Wells Fargo & Co (NYSE:WFC) has been in the news lately. Thanks to the scandal surrounding reports that bank employees have opened accounts without the clients’ approval. As a result, Wells Fargo?s share price has taken a beating, losing 14% of its market value for the year.
Berkshire Hathaway is the bank?s biggest shareholder with an almost 10% stake. Its famous CEO, Mr. Warren Buffett is known as a long-time Wells Fargo fan, even praising the bank?s untarnished ethical culture. On the other side, the recent scandal raises a question of the bank?s integrity and trust. This is something that…
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Wells Fargo & Co (NYSE:WFC) has been in the news lately. Thanks to the scandal surrounding reports that bank employees have opened accounts without the clients’ approval. As a result, Wells Fargo’s share price has taken a beating, losing 14% of its market value for the year.
Berkshire Hathaway is the bank’s biggest shareholder with an almost 10% stake. Its famous CEO, Mr. Warren Buffett is known as a long-time Wells Fargo fan, even praising the bank’s untarnished ethical culture. On the other side, the recent scandal raises a question of the bank’s integrity and trust. This is something that an ethical Mr. Buffett would not tolerate.
Mr. Buffett is still silent about the issue. However, it would seem impossible to liquidate a $20 billion worth of Wells Fargo without moving markets. It could slowly replace Wells Fargo in its might “big four” investments with Royal Bank of Canada (TSX:RY)(NYSE:RY).
The Canadian banking industry is rather a conservative one. In fact, there were no reports that a big Canadian bank has been connected with toxic subprime products during the financial crisis in 2008. Canadian banks consistently delivered the textbook example of banking, which is acquiring loan assets at commensurate risk. Consequently, banks such as Royal Bank of Canada have exhibited financial performance highlighted by higher returns on equity over a period of time.
As shown in the below chart, Royal Bank of Canada has produced consistent returns on equity between 18% and 19% with net profit growing from $8.3 billion in 2013 to $10 billion for the same period. Along with this, it has consistently increased its dividend per share from $2.53 in 2013 to $3.08 in 2015.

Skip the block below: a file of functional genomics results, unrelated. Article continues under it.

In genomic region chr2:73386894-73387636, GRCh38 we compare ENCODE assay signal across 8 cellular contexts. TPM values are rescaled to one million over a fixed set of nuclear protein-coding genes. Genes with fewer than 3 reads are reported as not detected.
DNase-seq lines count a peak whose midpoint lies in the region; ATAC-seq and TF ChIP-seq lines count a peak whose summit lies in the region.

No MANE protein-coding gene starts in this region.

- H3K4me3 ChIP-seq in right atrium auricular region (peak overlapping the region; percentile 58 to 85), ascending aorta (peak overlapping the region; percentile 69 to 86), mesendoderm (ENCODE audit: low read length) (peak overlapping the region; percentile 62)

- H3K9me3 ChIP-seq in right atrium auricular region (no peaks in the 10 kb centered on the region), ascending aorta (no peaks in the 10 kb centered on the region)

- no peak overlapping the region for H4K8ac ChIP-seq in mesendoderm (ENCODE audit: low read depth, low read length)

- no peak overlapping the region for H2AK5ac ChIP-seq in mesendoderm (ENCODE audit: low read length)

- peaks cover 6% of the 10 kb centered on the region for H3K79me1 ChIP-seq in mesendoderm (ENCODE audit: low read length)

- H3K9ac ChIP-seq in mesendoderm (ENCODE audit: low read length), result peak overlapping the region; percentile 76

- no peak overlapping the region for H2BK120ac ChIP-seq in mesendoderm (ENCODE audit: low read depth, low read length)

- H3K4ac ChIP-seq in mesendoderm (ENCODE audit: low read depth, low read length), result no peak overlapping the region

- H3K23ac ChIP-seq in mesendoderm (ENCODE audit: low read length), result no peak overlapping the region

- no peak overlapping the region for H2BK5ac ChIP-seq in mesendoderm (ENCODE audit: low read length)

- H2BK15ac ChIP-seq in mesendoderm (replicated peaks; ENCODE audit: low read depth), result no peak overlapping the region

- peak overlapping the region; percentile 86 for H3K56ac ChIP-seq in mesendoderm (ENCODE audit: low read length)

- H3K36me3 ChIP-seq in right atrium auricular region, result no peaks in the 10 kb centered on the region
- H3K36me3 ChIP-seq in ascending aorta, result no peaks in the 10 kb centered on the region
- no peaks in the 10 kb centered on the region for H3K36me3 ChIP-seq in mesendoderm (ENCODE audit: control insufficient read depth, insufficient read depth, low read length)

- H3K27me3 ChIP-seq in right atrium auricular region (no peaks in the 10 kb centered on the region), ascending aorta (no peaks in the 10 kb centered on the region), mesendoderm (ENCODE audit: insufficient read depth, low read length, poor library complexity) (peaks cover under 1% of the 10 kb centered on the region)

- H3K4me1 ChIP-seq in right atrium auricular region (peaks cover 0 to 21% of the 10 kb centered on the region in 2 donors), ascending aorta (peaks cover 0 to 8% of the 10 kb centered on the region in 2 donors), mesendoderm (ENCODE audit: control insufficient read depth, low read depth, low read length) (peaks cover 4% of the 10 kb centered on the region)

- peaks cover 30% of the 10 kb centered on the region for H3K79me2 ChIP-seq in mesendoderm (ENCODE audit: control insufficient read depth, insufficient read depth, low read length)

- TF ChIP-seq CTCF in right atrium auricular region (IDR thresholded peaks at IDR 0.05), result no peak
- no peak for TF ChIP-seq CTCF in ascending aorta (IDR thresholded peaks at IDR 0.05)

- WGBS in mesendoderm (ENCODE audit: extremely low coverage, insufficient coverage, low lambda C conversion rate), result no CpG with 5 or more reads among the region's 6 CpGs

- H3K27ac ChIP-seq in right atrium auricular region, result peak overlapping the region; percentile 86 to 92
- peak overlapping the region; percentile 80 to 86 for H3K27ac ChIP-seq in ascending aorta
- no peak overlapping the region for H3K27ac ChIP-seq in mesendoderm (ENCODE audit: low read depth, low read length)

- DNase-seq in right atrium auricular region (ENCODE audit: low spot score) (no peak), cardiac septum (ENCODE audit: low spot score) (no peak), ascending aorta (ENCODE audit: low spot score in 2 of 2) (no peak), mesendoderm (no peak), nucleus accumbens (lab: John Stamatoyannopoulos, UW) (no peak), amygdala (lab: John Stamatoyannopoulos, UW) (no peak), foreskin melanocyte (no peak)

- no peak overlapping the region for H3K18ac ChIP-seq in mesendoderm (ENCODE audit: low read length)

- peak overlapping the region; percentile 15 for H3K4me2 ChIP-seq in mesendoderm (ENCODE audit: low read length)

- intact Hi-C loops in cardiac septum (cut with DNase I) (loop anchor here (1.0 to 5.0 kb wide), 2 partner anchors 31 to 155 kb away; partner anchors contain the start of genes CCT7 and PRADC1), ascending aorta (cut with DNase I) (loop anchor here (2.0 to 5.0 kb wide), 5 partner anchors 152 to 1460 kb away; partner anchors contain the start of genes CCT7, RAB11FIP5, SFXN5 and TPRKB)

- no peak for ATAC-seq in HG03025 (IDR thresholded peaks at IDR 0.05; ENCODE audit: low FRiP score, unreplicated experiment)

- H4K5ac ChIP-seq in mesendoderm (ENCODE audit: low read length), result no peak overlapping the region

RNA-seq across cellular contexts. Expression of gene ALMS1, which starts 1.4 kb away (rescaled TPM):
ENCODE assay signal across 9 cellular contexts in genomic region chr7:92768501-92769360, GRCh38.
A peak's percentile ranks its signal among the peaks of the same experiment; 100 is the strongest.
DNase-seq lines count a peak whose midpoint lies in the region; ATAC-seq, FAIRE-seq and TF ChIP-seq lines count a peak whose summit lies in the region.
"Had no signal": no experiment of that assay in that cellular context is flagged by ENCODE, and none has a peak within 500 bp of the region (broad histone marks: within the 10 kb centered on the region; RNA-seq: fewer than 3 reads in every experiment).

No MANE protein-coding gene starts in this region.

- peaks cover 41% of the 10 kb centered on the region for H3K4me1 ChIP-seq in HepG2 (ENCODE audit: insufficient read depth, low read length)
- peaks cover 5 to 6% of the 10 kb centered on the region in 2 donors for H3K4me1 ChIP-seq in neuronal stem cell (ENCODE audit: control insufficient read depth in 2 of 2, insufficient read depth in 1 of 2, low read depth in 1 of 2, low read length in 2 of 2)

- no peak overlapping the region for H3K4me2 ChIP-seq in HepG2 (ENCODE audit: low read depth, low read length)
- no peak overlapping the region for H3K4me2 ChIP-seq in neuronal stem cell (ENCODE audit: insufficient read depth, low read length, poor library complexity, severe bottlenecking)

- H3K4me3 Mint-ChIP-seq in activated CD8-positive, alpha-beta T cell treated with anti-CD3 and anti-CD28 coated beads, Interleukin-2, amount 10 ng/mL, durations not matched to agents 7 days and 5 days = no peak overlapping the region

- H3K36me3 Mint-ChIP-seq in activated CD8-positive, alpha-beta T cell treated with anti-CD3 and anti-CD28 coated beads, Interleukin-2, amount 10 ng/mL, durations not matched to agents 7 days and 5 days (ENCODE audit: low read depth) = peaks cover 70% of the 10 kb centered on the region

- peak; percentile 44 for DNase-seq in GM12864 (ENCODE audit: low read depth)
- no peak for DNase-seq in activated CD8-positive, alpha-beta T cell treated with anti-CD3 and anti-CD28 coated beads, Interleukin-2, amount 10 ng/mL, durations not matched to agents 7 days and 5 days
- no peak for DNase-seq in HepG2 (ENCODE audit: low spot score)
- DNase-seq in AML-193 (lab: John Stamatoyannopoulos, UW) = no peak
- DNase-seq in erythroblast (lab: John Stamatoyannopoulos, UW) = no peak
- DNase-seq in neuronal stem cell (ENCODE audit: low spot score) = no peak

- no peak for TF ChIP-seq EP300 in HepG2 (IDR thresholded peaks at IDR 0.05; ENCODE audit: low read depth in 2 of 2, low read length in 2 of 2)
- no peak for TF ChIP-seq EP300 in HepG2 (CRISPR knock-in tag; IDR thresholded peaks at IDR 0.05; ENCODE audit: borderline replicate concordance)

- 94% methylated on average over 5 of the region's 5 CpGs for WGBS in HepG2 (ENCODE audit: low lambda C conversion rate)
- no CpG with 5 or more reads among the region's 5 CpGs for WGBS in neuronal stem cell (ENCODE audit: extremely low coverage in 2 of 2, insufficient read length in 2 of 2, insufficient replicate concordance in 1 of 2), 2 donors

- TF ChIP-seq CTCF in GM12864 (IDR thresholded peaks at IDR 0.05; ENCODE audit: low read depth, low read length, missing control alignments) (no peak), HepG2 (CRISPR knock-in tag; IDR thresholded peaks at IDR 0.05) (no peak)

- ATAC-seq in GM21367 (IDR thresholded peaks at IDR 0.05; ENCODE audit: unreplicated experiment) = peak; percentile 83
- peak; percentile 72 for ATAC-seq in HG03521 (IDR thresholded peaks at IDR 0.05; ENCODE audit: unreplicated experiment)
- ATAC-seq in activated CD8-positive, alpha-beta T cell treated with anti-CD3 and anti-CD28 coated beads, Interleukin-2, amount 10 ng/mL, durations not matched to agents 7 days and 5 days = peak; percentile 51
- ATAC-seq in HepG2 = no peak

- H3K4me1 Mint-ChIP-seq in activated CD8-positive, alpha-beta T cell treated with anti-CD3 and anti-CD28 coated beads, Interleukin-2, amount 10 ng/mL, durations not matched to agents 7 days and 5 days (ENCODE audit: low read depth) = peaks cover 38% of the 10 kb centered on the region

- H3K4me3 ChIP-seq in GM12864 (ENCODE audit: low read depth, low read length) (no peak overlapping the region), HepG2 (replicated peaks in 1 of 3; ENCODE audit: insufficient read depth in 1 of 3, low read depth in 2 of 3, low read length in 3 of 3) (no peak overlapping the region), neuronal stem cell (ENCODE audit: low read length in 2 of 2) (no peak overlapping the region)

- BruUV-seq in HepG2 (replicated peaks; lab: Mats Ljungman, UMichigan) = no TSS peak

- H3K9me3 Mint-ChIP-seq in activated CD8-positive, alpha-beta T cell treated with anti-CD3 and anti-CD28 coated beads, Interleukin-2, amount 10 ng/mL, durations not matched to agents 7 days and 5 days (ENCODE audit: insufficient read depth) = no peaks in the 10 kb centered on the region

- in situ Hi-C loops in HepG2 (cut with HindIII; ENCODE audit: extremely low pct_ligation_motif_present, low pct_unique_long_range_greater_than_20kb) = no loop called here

In comparison, U.S. based banks could not even match its return generation. For example, Wells Fargo generated return on equity of 12%, the venerable Goldman Sachs had only 6% and JP Morgan had almost 10%.
What could attract Mr. Buffett is that the Royal Bank of Canada has steadily improved its financial performance through a conservative approach to risk taking and effective cost management. Talk about magnifying returns without the use of a lot of leverage, which is something out of Buffett’s playbook.
In the latter part of 2015, it has completed its $5 billion acquisition of City National Corp., an L.A.-based private and commercial bank. The acquisition will definitely build Royal Bank of Canada’s presence in the U.S. market as City National has a network of high-net-worth individuals and commercial business. In the coming years, this would definitely improve its overall profitability and could be a springboard for future bank acquisitions in the U.S.
For only the fifth time in over 14 years, Motley Fool co-founder David Gardner just issued a Buy Recommendation on this recent Canadian IPO. Stock Advisor Canada's Chief Investment Adviser, Iain Butler, also recommended this company back in March - and it's already up a whopping 57%! Lucky for you, you can still find out the name of this breakthrough stock before it's too late. Simply click here to learn how you can unlock the full details behind this new recommendation and join Stock Advisor Canada today.
Fool contributor Joe Frenette has no position in any stocks mentioned. The Motley Fool owns shares of Berkshire Hathaway (B shares) and Wells Fargo and has the following options: short October 2016 $50 calls on Wells Fargo.